Second part of this post about the films I’ve seen this year.
Well, how about I count down in reverse order: Continue reading
I don’t normally watch a lot of new films. I like film in theory, but in practice I find it hard to make myself sit down and dedicate time to a film – an hour of TV feels like a cheaper price (even if in practice one hour can turn into two or three). And when I do watch a film, it’s usually something from years ago – a favourite, or a classic that I’ve never seen. There are, after all, just so many films out there.
But this year, one way or another, I’ve managed to end up seeing a bunch of new things, including a few that are in competition for the Oscars this weekend. So for once, I can actually share an opinion!
So far as I can remember, in the last year (give or take) I have seen nine new films: the Oscar-nominated The Imitation Game, The Grand Budapest Hotel, Birdman, and Whiplash; and the non-Oscar-nominated (well, non-big-prize-nominated, a couple have got technical nominations) Dawn of the Planet of the Apes, Robocop, Edge of Tomorrow and Guardians of the Galaxy; plus Calvary, which doesn’t really fit in with any of the others.
So, on the basis of the above, here are my own opinions on some of the key prizes on offer on Sunday…
Or you can skip through to part 2 for my ranking of these films, and some final words.
Love has often not been Fantasy’s strong suite – unsurprisingly, perhaps, for a genre for so long primarily marketed at geeky teenage boys. As among many geeky teenage boys, there was sort of an apprehension that love was incredibly important and solved all your problems, but not really too much idea of what exactly it entailed. The love of Aragorn and Arwen, for instance, or of Rosie and Sam, was ideal for a fantasy novel: signposted from the beginning so as not to be a cause of any anxiety or confusion, then conveniently absent while all the exciting stuff was going on so as not to get in the way, and finally dealt with once and for all with a marriage at the end of the book, because as we all know real life ends with marriage…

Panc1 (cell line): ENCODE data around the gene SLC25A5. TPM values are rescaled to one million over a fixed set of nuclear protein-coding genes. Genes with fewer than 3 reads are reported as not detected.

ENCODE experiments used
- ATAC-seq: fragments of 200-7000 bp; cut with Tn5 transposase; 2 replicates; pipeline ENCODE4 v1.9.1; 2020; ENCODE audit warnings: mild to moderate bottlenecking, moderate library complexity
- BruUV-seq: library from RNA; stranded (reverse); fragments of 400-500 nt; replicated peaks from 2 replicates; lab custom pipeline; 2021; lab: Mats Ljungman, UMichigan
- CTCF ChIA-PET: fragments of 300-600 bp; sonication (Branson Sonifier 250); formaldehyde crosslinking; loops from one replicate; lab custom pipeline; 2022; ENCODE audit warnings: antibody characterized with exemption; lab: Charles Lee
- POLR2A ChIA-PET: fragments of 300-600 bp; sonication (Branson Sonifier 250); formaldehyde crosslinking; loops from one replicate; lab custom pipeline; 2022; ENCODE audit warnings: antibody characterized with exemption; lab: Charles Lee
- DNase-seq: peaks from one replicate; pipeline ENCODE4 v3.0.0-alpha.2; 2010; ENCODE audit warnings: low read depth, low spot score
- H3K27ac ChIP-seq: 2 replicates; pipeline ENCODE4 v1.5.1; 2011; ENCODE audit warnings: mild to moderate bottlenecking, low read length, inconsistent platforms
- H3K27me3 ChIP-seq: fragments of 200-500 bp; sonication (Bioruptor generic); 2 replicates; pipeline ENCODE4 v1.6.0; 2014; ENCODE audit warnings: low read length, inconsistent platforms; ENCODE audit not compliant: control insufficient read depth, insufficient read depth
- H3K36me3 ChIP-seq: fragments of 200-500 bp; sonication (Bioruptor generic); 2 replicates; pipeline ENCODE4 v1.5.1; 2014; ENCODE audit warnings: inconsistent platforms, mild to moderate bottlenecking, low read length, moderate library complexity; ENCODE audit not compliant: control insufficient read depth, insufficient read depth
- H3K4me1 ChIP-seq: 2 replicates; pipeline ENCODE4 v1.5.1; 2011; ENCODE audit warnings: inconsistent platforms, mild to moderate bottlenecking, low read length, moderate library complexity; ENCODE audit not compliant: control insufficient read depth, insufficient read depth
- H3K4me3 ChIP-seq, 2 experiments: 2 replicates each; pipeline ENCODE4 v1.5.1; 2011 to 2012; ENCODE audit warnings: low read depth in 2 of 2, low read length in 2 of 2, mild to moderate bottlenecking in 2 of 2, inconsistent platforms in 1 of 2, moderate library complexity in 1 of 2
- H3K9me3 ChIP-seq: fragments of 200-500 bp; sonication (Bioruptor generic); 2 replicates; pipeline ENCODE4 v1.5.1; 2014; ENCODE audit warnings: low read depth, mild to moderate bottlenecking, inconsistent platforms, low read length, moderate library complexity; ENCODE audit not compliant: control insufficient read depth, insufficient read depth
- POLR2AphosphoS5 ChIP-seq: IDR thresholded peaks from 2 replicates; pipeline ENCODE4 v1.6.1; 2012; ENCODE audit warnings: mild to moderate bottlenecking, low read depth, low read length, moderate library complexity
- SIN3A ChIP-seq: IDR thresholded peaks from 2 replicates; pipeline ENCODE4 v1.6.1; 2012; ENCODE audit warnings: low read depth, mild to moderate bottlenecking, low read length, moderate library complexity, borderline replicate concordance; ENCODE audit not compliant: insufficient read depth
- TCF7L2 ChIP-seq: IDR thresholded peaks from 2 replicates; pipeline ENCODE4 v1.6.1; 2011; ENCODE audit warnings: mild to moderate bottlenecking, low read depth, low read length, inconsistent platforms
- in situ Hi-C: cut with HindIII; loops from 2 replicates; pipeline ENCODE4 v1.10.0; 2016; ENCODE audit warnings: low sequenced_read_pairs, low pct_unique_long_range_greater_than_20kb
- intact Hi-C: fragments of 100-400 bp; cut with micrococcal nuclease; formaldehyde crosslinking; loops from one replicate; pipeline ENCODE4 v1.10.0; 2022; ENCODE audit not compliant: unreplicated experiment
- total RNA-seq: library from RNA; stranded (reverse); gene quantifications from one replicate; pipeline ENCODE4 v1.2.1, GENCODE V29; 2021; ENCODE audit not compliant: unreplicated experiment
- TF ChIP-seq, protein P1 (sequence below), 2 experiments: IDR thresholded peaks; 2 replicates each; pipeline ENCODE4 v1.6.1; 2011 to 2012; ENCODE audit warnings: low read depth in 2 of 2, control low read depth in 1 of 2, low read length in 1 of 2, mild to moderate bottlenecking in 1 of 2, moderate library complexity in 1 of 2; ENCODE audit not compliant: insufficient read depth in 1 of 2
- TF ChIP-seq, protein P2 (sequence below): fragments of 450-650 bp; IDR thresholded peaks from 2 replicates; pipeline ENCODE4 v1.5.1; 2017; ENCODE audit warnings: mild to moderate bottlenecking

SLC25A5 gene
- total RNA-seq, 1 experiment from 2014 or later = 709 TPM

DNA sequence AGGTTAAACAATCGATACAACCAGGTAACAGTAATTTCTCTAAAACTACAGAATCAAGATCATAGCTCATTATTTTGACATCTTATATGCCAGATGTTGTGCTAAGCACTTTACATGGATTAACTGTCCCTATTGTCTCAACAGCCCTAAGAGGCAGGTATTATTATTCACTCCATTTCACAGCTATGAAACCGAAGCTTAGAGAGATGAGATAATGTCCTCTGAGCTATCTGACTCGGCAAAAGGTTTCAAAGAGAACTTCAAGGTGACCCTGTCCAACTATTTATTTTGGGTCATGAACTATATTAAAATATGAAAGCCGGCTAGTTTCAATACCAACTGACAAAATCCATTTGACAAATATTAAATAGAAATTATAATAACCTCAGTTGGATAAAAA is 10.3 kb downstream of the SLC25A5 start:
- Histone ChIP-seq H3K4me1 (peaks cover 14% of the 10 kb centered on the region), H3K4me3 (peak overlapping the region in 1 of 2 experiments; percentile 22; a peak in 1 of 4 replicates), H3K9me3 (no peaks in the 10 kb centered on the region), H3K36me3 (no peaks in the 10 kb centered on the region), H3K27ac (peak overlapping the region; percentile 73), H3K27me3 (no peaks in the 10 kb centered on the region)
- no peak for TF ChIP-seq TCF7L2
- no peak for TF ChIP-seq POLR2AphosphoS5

…but along the way, the genre has produced the odd interesting pairing. Some truly moving; others, just truly disturbing. Here, in accordance with this ‘Tough Travelling’ meme that I keep meaning to participate in but never quite get around to, are a few that I can think of.
All are variants on the idea of ‘true love’ as presented in Fantasy; some may be more loving, or more true, than others. The meme calls for five… I ended up with 13. Well, 14, technically. But then I do way fewer than 1 in 3 of these, so I reckon I’m still in deficit…
Warning: beyond this point lie moderate spoilers for the works of Tolkien, Feist, Wurts, Weiss, Hickman, Eddings, Abrams, McCaffrey, Abrams, Hobb, Jordan, Green, Donaldson, Pratchett, Gentle, and Nyx Smith…
Something monumental has occured: I have started to organise my Goodreads books by genre.
I tried doing this once before, when I joined GR… but I found the ad hoc categories I’d picked deeply inadequate, and rather than slowly reforming them I just scrapped them all in a fit of pique.
So now I’ve created a different set of ad hoc categories without adequate forethought, and I’ve no doubt it’ll all be different this time.
Just one part of my mammoth Complete Discworld Reread project…
By the twenty-third book in the Discworld cycle, Terry Pratchett is some sort of crop rotation system, regarding his subjects. Granny, Vimes, Susan, Rincewind, Granny, Vimes, Susan, (Vimes), Rincewind… OK, so Jingo dropped in an extraneous Vimes, but the pattern’s pretty clear and inevitably the next book had to be Granny. [And after that, it’ll be Vimes. The Truth will plop in out of sequence, but then it’s Susan and Rincewind again, before the new Maurice book takes the place of Granny…]
So we get another Witches novel for Discworld #23, almost as a matter of course. The problem is, as with The Last Continent, it’s not clear that Pratchett really had any great plan for this installment. Or rather, that’s the superficial problem. The deeper problem is that it’s just not clear that there is anywhere at all for these characters to go from here.